Transferring your legacy
Making a gift this year?
Some key questions to consider
With any potential change in administration, wealth creation and preservation are hot topics of conversation. But this year, there’s one in particular that’s top of mind: the federal gift and estate tax exemption.
The Tax Cuts and Jobs Act significantly increased the lifetime gift, estate and generation-skipping tax exemption to $11.58 million per individual ($23.16 million per couple). The expansion was never designed to be permanent; the exemption is set to expire at the end of 2025. However, the possibility of a “blue wave” this election raises the likelihood that the expiration timeline could become significantly shortened, ending as early as 2021.
Suddenly, wealthy families are faced with the prospect of possibly losing an opportunity of transferring wealth out of their estate and saving on future estate taxes earlier than anticipated. The timeline may shorten to mere months, instead of the years they had originally planned for.
Regardless of whether a gift is made this year or down the road, here are some important questions to consider.
For couples with large taxable estates, gifting assets and removing future appreciation could yield substantial tax savings for their heirs. However, just because someone has the means to make a large gift doesn’t necessarily mean that it’s the right move: “Estate planning oneself into poverty” can be a real risk. Sometimes, families are so eager to take advantage of the tax benefits that they underestimate their own cost of living down the road and/or how long they’ll need their assets for.
First, it is important to assess if the grantor has sufficient assets to maintain their desired lifestyle. Then, consider how much can be passed without negatively impacting goals and lifestyle choices.
A question grantors grapple with is whether they should give away assets during their lifetime or at their death. Those who choose to gift while they’re alive often do so, not only to reduce their estate, but also to share in the joy in seeing the impact it makes in the lives of receivers.
Others prefer to gift after death for the security of having the assets on hand should they be needed. Gifting after death also allows for more time to prepare loved ones for the responsibility that comes along with inheriting wealth.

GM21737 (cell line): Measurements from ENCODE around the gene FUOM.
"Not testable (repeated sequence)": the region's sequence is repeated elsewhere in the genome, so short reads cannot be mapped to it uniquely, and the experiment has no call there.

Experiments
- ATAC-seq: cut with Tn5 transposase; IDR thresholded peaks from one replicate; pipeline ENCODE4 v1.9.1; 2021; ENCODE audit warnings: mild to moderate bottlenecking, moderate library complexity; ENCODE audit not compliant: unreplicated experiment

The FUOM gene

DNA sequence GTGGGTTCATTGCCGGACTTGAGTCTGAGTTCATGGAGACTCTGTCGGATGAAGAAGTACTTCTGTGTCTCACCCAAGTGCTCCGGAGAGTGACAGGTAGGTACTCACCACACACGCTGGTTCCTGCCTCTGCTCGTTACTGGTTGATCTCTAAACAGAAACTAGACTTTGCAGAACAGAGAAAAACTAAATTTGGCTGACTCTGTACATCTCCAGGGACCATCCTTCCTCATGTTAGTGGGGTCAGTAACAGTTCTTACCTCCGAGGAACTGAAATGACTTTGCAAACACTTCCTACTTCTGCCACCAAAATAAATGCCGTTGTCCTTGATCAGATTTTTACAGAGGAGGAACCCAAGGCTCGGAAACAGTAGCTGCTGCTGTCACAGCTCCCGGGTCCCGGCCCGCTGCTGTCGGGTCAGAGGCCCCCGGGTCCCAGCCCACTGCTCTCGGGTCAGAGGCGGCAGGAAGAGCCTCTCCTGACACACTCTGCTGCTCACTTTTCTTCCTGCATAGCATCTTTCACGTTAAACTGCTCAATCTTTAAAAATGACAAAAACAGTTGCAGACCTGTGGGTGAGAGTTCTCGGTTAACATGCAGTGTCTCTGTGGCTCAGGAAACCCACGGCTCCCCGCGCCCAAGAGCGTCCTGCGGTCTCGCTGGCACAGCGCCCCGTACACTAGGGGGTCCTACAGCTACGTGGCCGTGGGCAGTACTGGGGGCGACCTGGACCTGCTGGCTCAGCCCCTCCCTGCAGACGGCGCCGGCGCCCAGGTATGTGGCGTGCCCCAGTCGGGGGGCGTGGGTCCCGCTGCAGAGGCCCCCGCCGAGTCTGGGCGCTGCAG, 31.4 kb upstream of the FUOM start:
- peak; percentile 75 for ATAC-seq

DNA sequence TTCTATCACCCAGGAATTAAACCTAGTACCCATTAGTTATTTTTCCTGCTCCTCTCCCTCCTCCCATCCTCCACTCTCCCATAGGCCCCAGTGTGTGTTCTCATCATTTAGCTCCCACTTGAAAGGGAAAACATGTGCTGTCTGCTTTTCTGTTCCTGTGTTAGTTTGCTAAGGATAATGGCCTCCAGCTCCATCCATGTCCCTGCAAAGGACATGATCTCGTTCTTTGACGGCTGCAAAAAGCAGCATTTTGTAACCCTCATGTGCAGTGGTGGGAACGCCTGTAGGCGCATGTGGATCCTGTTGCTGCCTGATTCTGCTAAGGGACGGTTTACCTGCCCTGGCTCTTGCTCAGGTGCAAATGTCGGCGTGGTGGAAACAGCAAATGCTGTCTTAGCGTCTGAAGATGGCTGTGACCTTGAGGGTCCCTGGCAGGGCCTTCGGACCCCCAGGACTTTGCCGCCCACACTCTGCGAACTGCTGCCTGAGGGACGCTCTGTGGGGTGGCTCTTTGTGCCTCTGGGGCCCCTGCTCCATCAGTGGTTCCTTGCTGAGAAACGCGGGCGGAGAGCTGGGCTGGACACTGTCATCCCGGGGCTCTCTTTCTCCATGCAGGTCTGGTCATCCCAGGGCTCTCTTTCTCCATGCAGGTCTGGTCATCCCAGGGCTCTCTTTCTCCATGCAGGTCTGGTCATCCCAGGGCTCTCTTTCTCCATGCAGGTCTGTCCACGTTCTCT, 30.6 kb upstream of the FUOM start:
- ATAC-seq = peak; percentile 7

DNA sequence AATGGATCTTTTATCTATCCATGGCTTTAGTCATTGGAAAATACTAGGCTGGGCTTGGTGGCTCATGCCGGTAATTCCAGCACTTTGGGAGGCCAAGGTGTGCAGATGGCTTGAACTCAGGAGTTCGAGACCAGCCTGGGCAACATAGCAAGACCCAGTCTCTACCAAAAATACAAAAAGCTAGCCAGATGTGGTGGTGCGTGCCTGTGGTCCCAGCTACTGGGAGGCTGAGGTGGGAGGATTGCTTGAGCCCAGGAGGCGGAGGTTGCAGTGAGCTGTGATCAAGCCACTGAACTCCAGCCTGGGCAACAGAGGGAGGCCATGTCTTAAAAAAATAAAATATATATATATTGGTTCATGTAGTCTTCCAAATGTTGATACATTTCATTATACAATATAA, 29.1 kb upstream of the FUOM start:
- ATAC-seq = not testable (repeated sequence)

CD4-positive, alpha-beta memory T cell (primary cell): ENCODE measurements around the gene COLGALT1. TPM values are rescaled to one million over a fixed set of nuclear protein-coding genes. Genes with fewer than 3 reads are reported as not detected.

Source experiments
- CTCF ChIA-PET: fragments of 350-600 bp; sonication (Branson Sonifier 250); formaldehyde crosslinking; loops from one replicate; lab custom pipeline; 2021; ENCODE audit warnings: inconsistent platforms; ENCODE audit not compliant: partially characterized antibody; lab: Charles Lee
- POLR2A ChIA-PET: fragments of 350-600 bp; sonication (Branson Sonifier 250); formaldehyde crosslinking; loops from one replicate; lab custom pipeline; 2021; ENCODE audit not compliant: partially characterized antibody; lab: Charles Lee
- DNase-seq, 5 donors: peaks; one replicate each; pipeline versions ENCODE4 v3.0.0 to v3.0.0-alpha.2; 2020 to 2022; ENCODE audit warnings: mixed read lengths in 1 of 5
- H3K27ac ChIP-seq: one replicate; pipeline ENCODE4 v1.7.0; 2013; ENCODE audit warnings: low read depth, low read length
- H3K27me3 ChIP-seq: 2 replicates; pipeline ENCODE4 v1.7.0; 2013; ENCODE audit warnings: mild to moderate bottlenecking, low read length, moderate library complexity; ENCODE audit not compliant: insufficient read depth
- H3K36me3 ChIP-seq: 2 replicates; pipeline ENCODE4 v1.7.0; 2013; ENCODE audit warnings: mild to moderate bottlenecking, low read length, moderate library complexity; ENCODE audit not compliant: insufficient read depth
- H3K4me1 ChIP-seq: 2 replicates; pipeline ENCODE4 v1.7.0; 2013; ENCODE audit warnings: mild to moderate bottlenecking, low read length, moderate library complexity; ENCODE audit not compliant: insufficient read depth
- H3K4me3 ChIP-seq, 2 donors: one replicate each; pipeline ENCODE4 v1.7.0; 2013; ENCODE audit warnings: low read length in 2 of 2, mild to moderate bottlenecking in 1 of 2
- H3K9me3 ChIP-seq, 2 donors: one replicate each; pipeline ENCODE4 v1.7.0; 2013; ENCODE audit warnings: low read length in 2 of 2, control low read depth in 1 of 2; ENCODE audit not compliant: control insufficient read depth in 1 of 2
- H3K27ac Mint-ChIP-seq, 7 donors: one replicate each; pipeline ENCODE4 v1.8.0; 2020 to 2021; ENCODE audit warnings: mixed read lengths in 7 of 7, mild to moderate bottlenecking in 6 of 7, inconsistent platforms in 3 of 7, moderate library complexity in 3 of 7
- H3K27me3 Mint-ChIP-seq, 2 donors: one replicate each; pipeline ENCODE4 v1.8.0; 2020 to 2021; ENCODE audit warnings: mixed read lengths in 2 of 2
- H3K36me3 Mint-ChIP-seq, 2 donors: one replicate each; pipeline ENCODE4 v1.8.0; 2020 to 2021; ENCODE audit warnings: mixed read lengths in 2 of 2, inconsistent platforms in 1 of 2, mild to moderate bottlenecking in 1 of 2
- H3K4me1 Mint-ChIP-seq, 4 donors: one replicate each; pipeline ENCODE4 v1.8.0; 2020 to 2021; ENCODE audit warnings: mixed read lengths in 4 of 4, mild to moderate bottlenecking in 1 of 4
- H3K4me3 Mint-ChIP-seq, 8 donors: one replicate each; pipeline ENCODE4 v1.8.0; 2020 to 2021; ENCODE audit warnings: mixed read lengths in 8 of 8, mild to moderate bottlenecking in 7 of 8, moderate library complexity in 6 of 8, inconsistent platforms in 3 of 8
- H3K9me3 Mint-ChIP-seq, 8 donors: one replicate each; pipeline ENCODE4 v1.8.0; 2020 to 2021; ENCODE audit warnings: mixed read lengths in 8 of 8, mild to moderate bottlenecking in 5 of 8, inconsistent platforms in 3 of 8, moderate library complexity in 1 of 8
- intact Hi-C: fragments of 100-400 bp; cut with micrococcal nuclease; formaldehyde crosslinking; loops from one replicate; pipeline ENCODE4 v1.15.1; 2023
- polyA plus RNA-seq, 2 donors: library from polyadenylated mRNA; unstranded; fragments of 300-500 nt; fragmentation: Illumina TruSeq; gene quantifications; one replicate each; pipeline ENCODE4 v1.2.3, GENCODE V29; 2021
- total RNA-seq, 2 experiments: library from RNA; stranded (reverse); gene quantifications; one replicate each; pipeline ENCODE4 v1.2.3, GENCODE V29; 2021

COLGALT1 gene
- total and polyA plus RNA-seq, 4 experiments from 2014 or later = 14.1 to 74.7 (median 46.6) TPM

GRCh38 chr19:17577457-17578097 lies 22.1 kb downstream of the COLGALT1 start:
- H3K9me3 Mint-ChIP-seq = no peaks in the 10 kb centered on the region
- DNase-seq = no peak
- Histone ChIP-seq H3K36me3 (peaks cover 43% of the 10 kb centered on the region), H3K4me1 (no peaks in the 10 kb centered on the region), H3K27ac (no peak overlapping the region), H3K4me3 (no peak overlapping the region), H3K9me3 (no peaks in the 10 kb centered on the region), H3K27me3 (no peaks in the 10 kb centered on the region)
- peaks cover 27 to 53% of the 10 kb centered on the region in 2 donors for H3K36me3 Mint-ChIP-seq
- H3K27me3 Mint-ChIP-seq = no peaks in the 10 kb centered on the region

There are numerous ways of distributing assets, and what works for one family isn’t necessarily the best option for another. As a reminder, any transfer is gift tax-free up to the annual exclusion amount ($15,000 per person per donor for 2020). Any gift over this amount will count against the donor’s lifetime exemption amount. Once that lifetime exemption is exhausted, the gift will be subject to gift tax.
While this is likely the most uncomplicated way of gifting, for families of significant wealth, this approach could have some drawbacks related to the ability and experience receivers have to manage money, outside risks such as a spouse or high-risk professions, and demotivating recipients to live off their inheritance rather than becoming productive on their own. Given this, distributing large amounts of money, especially at a relatively young age, is generally discouraged.
Trusts are often used for larger gifts to provide for beneficiaries while using guardrails as restrictive or flexible as the grantor wishes, such as the following to protect the assets:
Direct payments for education (such as college tuition) or for medical expenses have no gift tax consequences.
Educational gifts can also be made by funding a 529 plan. While there are no contribution limits for a 529 plan, gifts over the annual exclusion amount can have gift tax consequences or count against the lifetime exemption. There is also the option of making a larger tax-free gift to a 529 plan: You can pre-fund an account up to $75,000 and it will receive the same tax treatment as if it was gifted in $15,000 increments over five years.
These custodial accounts are generally less restrictive than trusts and allow minor beneficiaries access to funds at age a specific age depending on state of residence.
Inheritance is one of the few types of gifts that is generally not best left as a surprise. Families that keep beneficiaries in the dark about inheritance may cause many challenges down the road. Effective communication is essential — not necessarily about the amounts involved, but rather to make the intent and expectations of the grantor known. A financial adviser can be key in fostering these difficult conversations to ensure that beneficiaries are prepared to receive their gifts and be good stewards of family wealth.
The contents in this article are being provided for educational and informational purposes only. The information and comments are not the views or opinions of Union Bank, its subsidiaries or affiliates.
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